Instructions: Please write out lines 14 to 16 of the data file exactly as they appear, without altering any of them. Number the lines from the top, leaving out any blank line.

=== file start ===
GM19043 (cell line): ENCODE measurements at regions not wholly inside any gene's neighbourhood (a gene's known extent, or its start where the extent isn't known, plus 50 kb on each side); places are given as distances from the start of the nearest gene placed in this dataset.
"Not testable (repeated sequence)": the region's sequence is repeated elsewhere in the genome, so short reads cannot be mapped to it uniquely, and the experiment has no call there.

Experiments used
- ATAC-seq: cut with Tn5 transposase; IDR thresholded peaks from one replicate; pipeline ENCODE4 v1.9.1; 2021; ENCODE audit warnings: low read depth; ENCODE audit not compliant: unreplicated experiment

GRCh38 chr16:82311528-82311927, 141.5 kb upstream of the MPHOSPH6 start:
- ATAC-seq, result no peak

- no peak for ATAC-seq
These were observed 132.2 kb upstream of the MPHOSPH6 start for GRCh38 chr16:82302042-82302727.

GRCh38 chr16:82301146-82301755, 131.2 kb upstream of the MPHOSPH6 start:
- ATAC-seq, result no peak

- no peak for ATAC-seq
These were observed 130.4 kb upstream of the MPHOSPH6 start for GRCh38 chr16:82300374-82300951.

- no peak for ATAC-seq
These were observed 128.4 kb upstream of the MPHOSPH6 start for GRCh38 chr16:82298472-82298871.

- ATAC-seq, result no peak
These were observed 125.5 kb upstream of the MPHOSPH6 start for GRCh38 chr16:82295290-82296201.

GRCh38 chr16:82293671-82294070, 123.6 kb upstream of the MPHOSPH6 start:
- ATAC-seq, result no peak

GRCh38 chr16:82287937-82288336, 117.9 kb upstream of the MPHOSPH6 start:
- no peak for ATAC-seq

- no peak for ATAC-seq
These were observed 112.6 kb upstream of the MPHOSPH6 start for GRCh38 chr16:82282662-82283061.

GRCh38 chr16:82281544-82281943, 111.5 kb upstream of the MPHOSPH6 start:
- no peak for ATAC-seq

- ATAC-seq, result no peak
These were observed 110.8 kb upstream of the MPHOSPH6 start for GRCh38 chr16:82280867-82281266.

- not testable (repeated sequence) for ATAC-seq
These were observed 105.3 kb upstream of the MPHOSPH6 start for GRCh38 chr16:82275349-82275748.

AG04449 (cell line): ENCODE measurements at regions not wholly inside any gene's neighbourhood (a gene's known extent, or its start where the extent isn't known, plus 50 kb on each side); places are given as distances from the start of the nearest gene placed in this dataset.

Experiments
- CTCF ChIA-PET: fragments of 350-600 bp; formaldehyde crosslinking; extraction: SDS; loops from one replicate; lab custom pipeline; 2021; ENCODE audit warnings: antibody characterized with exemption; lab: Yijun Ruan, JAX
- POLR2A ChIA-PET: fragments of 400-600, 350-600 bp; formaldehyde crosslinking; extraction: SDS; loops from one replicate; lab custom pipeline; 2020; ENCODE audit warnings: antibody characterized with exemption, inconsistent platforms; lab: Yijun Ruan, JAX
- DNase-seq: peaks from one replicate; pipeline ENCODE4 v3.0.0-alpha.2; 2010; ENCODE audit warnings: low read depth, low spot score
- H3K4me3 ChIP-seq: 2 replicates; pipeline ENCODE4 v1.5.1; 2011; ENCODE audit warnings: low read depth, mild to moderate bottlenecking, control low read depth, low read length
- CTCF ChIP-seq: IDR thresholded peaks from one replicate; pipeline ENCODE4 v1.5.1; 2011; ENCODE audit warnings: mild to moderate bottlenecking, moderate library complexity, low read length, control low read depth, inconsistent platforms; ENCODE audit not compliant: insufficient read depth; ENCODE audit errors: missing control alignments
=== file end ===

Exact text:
These were observed 128.4 kb upstream of the MPHOSPH6 start for GRCh38 chr16:82298472-82298871.

- ATAC-seq, result no peak
These were observed 125.5 kb upstream of the MPHOSPH6 start for GRCh38 chr16:82295290-82296201.